We will continue to watch this task force and report on any real-life solutions it proposes for the people in Connecticut.

Alan J. Levin, Esq. - LOCKE LORD LLP, (212) 912-2777 ,

Category(s): Florida - 11/18/2019

Commissioner Issues Order on Rate Filing

On October 24, Florida Insurance Commissioner David Altmaier issued a press statement on an Order on Rate Filing to the National Council on Compensation Insurance (NCCI) requesting an amended filing to reduce workers’ compensation rates by 7.5 percent for 2020. The Order notifies NCCI that the rate filing submitted for a 5.4% rate decrease has been disapproved and, if amended by November 4, 2019, will be approved with the larger workers’ compensation rate decrease. Approval of a revised 7.5 rate decrease is contingent on the amended filing being submitted with changes as stipulated within the Order. If approved by the Office of Insurance Regulation (OIR), the revised rate decrease would become effective on January 1, 2020, for new and renewal business.

Richard J. Fidei, Esq. - GREENBERG TRAURIG LLP, (954) 592-5530

Category(s): Florida - 11/08/2019

DHSMV to Establish Wireless Device Driving Safety Program

The Department of Highway Safety and Motor Vehicles (DHSMV) has proposed a rule to create a new rule chapter establishing standards for approval and administration of Wireless Communication Device Driving Safety Programs. During the 2019 Regular Session, the Florida Legislature enacted section 316.306, Florida Statutes, which prohibits individuals from using wireless, handheld communication devices while operating motor vehicles in certain designated areas. New rules are necessary to establish standards for program approval and administration.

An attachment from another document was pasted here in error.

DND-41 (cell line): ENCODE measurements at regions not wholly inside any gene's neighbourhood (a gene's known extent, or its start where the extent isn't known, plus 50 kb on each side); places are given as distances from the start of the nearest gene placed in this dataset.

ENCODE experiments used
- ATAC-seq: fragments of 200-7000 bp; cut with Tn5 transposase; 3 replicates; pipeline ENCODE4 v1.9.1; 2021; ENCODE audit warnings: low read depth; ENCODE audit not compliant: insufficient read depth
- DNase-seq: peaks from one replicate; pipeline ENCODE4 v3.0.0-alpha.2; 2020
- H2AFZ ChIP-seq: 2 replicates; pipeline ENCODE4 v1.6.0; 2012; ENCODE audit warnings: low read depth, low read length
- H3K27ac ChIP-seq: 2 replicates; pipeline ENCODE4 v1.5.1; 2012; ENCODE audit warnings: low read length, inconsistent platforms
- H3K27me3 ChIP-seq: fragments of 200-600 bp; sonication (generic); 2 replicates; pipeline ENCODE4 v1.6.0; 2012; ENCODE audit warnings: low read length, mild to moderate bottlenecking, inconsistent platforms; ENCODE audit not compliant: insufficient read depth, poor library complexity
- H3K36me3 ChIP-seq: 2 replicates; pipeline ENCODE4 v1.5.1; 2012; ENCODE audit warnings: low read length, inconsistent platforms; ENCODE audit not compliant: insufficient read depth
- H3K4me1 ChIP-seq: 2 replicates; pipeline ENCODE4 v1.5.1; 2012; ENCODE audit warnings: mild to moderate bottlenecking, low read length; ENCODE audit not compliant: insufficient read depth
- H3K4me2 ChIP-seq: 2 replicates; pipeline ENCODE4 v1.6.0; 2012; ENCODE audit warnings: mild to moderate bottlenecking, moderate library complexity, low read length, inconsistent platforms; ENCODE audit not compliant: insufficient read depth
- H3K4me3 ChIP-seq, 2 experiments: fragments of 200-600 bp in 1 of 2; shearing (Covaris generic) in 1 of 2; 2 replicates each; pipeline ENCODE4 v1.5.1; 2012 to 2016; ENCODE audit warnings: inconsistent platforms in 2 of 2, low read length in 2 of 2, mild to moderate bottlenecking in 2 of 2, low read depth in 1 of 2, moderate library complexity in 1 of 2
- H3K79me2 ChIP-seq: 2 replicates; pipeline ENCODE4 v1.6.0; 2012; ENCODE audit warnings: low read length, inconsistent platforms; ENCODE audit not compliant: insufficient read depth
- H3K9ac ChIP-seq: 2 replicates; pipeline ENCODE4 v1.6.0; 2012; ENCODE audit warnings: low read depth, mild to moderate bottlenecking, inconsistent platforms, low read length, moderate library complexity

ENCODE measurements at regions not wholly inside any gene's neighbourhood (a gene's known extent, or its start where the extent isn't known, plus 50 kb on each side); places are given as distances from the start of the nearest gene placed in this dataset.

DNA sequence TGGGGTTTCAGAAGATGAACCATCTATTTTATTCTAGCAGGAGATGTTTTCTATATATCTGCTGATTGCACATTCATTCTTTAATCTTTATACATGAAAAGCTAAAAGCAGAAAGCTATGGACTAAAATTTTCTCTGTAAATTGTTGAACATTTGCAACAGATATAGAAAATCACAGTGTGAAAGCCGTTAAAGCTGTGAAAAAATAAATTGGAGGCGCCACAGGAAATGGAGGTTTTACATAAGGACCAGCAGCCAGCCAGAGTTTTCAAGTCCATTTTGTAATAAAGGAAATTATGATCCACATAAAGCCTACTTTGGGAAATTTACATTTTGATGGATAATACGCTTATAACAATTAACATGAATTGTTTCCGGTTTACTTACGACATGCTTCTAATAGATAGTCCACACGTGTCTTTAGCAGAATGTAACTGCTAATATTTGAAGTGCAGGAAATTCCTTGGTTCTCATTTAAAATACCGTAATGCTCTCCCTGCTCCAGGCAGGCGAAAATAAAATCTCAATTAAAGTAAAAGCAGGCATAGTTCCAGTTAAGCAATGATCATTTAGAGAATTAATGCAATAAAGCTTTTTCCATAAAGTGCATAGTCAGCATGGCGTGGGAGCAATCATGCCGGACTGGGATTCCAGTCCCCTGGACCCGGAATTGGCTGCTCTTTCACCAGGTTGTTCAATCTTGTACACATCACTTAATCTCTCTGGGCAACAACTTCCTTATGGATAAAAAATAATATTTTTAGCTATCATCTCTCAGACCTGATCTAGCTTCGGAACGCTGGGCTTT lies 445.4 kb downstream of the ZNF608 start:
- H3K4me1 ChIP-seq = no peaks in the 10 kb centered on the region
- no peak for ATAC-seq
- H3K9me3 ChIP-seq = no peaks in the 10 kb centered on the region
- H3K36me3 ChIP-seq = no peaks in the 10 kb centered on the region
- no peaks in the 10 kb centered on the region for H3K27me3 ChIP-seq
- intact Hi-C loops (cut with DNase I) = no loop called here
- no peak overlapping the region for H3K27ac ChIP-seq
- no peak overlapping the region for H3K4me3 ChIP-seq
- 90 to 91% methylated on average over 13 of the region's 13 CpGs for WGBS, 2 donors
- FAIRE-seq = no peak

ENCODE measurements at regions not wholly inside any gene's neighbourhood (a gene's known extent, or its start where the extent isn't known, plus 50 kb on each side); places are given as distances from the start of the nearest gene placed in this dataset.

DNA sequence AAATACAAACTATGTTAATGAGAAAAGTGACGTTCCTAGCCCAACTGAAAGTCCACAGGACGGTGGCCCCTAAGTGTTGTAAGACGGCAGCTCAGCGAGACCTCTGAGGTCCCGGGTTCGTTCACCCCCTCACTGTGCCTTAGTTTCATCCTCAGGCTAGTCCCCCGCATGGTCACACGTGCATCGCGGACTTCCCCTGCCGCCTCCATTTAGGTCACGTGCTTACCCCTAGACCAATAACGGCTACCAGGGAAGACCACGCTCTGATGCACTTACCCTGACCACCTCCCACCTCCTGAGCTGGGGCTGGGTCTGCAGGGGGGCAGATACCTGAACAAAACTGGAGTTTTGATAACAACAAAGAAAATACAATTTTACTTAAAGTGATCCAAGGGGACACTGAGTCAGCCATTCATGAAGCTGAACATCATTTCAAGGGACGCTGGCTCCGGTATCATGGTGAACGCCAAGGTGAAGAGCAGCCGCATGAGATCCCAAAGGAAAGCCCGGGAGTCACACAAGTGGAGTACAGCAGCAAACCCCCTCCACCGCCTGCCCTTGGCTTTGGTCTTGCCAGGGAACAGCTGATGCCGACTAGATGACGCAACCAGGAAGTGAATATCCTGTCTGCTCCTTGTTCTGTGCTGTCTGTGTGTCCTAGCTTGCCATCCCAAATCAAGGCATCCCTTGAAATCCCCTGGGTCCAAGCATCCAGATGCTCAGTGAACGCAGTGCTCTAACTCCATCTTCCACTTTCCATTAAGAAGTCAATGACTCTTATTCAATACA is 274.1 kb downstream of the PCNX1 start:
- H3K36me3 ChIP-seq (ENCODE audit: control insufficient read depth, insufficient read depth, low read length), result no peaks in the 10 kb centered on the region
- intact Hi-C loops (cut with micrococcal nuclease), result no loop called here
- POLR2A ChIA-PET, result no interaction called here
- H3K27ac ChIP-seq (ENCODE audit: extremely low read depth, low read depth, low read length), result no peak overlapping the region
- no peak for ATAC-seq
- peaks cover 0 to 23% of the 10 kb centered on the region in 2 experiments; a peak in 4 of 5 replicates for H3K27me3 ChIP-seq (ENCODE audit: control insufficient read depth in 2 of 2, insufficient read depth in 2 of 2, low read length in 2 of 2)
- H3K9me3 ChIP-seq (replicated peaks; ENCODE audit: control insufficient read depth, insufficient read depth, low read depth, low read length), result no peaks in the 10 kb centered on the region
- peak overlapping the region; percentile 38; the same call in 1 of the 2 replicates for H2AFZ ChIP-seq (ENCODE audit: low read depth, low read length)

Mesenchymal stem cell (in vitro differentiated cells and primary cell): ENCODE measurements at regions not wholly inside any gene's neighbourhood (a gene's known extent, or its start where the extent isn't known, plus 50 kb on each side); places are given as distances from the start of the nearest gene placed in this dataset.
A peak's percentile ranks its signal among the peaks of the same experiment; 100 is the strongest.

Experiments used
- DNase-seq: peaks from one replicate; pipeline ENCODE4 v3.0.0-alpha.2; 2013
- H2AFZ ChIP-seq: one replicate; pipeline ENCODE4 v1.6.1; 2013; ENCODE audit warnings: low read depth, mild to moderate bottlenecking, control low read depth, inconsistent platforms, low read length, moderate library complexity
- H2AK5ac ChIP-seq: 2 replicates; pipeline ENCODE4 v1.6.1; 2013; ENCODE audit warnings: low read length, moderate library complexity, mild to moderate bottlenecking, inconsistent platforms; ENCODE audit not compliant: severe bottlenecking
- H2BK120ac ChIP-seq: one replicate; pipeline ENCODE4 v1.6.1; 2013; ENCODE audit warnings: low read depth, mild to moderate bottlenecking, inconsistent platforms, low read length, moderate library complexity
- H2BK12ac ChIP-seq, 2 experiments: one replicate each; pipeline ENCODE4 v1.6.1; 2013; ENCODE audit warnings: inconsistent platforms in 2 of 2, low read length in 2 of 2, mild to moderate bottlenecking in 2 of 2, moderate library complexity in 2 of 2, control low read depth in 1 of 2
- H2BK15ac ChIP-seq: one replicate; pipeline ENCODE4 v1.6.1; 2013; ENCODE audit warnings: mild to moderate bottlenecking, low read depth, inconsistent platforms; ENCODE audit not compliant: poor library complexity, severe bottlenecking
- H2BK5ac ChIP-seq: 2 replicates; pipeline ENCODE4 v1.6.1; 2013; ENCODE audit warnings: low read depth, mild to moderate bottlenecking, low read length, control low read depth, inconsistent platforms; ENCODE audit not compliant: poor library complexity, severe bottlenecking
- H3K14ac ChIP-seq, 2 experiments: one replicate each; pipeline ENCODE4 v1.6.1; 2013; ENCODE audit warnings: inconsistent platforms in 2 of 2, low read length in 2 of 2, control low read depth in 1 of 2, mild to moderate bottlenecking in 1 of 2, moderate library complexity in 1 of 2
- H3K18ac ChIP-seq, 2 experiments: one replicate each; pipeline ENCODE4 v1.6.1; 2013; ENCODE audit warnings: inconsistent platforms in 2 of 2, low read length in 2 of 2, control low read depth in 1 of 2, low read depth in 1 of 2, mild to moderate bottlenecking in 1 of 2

Fred E. Karlinsky, Esq. - GREENBERG TRAURIG, P.A., (954) 768-8278 ,

Category(s): Florida - 11/18/2019

Governor Announces FinTech Priority Initiatives

On September 16, Governor Ron DeSantis announced plans for financial technology (FinTech) priority initiatives.  Governor DeSantis was joined by Chief Financial Officer (CFO) Jimmy Patronis and Department of Economic Opportunity (DEO) Executive Director Ken Lawson.  Future FinTech initiatives include: 1) expediting the review of Florida Job Growth Grant Fund proposals that provide workforce training programs in the financial services industry, with a focus on FinTech skills training, 2) pursuing legislation to create a regulatory sandbox for FinTech companies in Florida, and 3) facilitating consumer-driven innovation through the American Consumer Financial Innovation Network Partnership.  More information is available here.